Admittedly, it’s going to be pretty interesting to see Daenerys Targaryen finally arrive in Westeros. I’m wondering if she’ll become tainted by the backstabbing politics rampant within the seven kingdoms, and if she’ll become a crazed villain, akin to her Mad King father – there’s certainly been plenty of pointed references to that during this season of Game of Thrones after all; and she certainly has the ability to become a proper villain, especially with her thirst to conquer Westeros, as well as the dragons by her side.
However, I do genuinely believe that with Tyrion by her side, the goodness in her will prevail; he seems to be able to keep her grounded and well-rooted in her humanity. Plus, witnessing her exhibiting feelings of tentativeness and fear, as well as seeing her appreciative and responsive to Tyrion’s council and friendship is pretty confidence inducing – their alliance is probably the only one I truly trust in Game of Thrones.
Long live Walder Frey!
Revenge is seemingly a dish best served featuring the remains of your son, nestled disgustingly inside – or so we discovered during the Game of Thrones finale, as Arya returned to Westeros, putting all of the seemingly pointless training she received at the House of Black and White to proper use.
It was pretty satisfying to see the smug bastard – and, as established during this week’s episode of Game of Thrones – coward, get his final comeuppance for the tragedy of his Red Wedding betrayal- particularly at the hands of a revenge driven Arya. Watching her contented face as she watched blood pour from the man who murdered her family was wonderfully picturesque, if not terrifically ghastly.
It’s so exciting to see her arrive back in Westeros already, as well as returning to do some meaningful damage in next season’s plot.
The High Sparrow finally got what he deserved.
Admittedly, I felt a little let down that the High Sparrow’s exit from Game of Thrones wasn’t more drawn out and painful – and at the hands of either Cersei, Jaime or The Mountain – but I’m also happy to accept what I was given, considering that the man who has been the bane in my side for two bloody seasons finally got what he deserved (although, not as gratifying as Ramsay Bolton being punched repeatedly in the face by Jon, before being eaten by his puppies).
The People vs. Cersei Lannister was never going to go her way, and while I admitted that I was fearful of what would happen to my favourite character during the season finale of Game of Thrones, I certainly didn’t expect that everything was going to be destroyed, and revenge would be so… quick.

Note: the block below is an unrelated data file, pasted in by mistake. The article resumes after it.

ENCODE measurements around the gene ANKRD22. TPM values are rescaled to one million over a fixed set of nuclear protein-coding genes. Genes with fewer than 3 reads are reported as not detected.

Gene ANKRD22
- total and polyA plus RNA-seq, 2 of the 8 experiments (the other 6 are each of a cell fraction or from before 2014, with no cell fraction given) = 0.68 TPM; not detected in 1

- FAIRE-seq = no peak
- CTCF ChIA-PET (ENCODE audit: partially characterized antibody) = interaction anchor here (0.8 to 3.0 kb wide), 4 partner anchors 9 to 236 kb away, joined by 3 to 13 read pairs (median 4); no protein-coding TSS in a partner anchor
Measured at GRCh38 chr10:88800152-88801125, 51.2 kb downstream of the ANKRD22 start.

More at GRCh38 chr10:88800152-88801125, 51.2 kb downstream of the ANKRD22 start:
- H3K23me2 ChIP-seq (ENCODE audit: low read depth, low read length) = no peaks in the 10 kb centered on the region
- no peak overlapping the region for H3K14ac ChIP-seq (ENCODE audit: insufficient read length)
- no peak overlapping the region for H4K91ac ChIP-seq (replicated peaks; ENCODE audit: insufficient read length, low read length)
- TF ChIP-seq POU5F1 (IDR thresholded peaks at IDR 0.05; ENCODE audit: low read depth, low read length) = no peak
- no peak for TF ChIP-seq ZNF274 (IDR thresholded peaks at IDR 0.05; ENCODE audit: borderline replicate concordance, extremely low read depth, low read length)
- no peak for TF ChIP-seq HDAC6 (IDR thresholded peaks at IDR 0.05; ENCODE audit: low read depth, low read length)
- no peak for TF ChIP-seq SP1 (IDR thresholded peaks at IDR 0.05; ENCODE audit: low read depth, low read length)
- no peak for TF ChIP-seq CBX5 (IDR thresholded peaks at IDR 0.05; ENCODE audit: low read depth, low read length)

While I was pleased to see that Maester Pycelle, the dirty pervert, was justly murdered by Qyburn’s band of feral orphans, and that the treacherous Lannister cousin/former familial lover of Cersei was stabbed painstakingly in the small of his back, I can’t say that I was happy with the result of Cersei’s revenge…
One thing that has annoyed me about Game of Thrones this season has been the manner in which writers Beinoff and Weiss have forced pivotal characters offstage far too hastily – first, Ser Jorah, and now Margaery Tyrell and all but one of her family.
While Cersei’s plan was excellent; with the help of Qyburn, she was able to carry out her perpetual threats of burning cities to the ground in order to get revenge, I was really pissed off that Margaery’s storyline was engulfed in green flames; she’ll never be seen again and she wasn’t given the goodbye – or death – she deserved.
It feels strange to say, given that I was a huge fan of her character, but I expected that if Margaery was supposed to die in Game of Thrones, she would have been given something more gritty and gloriously dramatic. Instead, what we witnessed was her become trapped by the religion she’d vowed herself to and we won’t be given the opportunity to find out if it was all a ruse or not. It will be really disappointing to see Game of Thrones finally conclude without giving proper due to one of its most cunning players. Overall, her death was pretty disappointing, and it made it all the worse that she knew she was trapped and that death was inevitable.
While Cersei did make a grand effort to save Tommen however, it was all in vein. It was horrendously captivating to witness the poor, young king, fling himself to his death following the witnessing of the sept being engulfed in green flames. In spite of how annoying he has been all season, I feel like we (okay, fine I) was a little harsh in my judgement of him; overall, he seemed a little too good for a world as corrupt as it is in Westeros. Although, I do like to imagine that the reason he truly flung himself out of a window was because he was mostly devastated that he’d never get to lay with Margaery… I’d probably feel the same.